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1.
Anglo-Indian, Indian English & British English term for the Dravidians of Malabar who, on account of their close affinity with the Negro-Sudanese, are typically classed as "Negroes". This resemblance was early noticed by the Portuguese, who termed the natives "Nigros Malabaros" (later corrupted to "Negros Malabares"), often expanding this appellation to all Dravidoids. This kinship has been further strengthened through centuries of importation of Negroids by the Arabians & Portuguese. Moreover, it is almost impossible to tell native Negro-Dravidians from imported Negro-Sudanese. The term is also often expanded to all Dravidoids.
Due to their reputation for physical strength & traditions of Dravidian Martial Arts, they were used as forced labour & as fighters across the British thalassocracy. Thus, Malabar Negroes were used during the Protestant-British terrorist assault on Catholic Manila: "Another expedition left Manila on January 18, 1763. Its target was Bulacan. Captain Slay commanded the British force which was composed of 400 Britishers, 300 Malabar Negroes and 2000 Chinese allies ('The Filipino guerrila tradition.' R T Yap-Diangco, Manila: MCS Enterprises, 1971, p.29). Consequently, "The Negroes of the Philippine Islands are of two races. One of them is supposed in these countries to be descended from the Malabars or Sepoys" ('Researches into the Phys Hist of Mankind'. J C Prichard, London: Sherwood, Gilbert & Piper, 1847, vol.5, p.219).
1. "It is funny to see so many varieties of color among the people of Colombo. The native Cingalese are of a pure brown, or dark olive; the Malabar negroes are like a piece of charcoal, and the descendants of the Portuguese are nearly as black as the men from Malabar." ('The Boy Travellers in the Far East: Adventures of two youths in a journey to Ceylon and India, with descriptions of Borneo, the Philippine Islands and Burmah', Thomas Wallace Knox, NY: Harper, 1881, vol.3, p.223)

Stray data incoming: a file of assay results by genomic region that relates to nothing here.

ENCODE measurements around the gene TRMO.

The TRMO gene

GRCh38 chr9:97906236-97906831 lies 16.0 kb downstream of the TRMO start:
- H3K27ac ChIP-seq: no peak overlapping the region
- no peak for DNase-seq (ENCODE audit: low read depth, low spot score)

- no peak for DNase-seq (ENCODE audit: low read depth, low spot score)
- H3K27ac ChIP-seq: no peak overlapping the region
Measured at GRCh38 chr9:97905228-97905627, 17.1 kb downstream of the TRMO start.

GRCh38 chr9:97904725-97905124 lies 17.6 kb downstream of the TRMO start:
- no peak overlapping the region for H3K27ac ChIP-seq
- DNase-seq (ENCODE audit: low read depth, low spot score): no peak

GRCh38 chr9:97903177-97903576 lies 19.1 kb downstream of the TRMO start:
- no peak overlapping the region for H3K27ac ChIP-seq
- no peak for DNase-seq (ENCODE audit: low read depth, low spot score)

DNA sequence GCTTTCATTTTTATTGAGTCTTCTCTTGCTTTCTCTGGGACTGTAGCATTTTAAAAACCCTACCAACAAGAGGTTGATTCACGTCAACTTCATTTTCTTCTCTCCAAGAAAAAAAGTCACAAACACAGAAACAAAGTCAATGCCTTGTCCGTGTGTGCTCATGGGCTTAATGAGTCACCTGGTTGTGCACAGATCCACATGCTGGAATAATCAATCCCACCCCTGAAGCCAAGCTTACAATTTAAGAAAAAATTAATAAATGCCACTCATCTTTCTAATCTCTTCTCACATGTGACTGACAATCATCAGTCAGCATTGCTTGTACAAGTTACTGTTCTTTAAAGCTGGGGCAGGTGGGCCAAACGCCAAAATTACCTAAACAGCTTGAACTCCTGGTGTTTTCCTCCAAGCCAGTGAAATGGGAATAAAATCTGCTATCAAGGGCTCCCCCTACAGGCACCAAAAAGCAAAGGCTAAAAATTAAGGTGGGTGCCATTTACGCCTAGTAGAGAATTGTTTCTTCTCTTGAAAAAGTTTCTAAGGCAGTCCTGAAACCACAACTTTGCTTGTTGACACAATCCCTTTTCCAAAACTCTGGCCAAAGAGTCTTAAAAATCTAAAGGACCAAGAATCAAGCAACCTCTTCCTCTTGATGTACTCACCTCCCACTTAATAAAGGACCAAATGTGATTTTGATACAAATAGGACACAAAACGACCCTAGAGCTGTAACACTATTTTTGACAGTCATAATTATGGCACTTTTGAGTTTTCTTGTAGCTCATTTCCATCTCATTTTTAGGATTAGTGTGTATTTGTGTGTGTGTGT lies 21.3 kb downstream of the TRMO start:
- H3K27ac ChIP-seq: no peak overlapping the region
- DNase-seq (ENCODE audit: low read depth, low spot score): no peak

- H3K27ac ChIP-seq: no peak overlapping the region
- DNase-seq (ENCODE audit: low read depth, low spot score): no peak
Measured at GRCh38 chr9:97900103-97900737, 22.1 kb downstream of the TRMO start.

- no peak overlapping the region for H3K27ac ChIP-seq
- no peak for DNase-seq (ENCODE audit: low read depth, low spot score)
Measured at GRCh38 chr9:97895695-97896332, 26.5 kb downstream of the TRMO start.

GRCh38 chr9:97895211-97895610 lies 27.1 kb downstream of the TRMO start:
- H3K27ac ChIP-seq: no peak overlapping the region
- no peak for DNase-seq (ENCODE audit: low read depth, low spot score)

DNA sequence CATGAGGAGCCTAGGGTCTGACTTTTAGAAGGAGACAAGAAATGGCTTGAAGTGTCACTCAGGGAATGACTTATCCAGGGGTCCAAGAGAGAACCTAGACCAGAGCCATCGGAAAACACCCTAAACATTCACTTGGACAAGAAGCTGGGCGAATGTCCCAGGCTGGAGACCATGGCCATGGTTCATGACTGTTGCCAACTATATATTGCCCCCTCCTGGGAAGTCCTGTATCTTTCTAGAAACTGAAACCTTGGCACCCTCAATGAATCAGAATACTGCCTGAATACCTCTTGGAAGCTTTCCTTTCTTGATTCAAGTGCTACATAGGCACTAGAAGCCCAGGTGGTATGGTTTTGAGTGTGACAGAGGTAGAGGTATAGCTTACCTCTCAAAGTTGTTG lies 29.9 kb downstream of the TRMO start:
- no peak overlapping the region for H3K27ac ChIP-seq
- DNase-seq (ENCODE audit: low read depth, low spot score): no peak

2. "The buffalo is a native of warm climates. ... These animals are found also in a wild state in Malabar, Borneo and in Ceylon. The negroes in Malabar & Guinea are fond of hunting {p.250} them, and in those places these animals are numerous." - The Gardeners Dictionary, Philip Miller, 9th ed., London: G.Henderson, 1731. vol.1, p.250.
3. Nieuhoff referred to the Nayar fighters as Negros or Malabar Negroes: "John Nieuhoff remarks in 1664 that the king of Travancore 'constantly keeps a garrison of 10000 negros (Nayars) on his eastern frontier to secure the capital against the Nayak {Neyk} of Madure, whose power is much dreaded here.'" ('English East India Company and the local rulers in Kerala', Leena More. Tellicherry: Irish, 2003, p.31)
4. "Nevertheless a strain of Negro blood is apparent ... in Morocco ... the low-lying Tehama of the West Arabian seaboard, Makran, & ... along the coast of Malabar & Ceylon." - Enc. Brit. 9th ed., NY: 1890, v.17, p.319.
by Moollah_Do_Pyaza November 24, 2010
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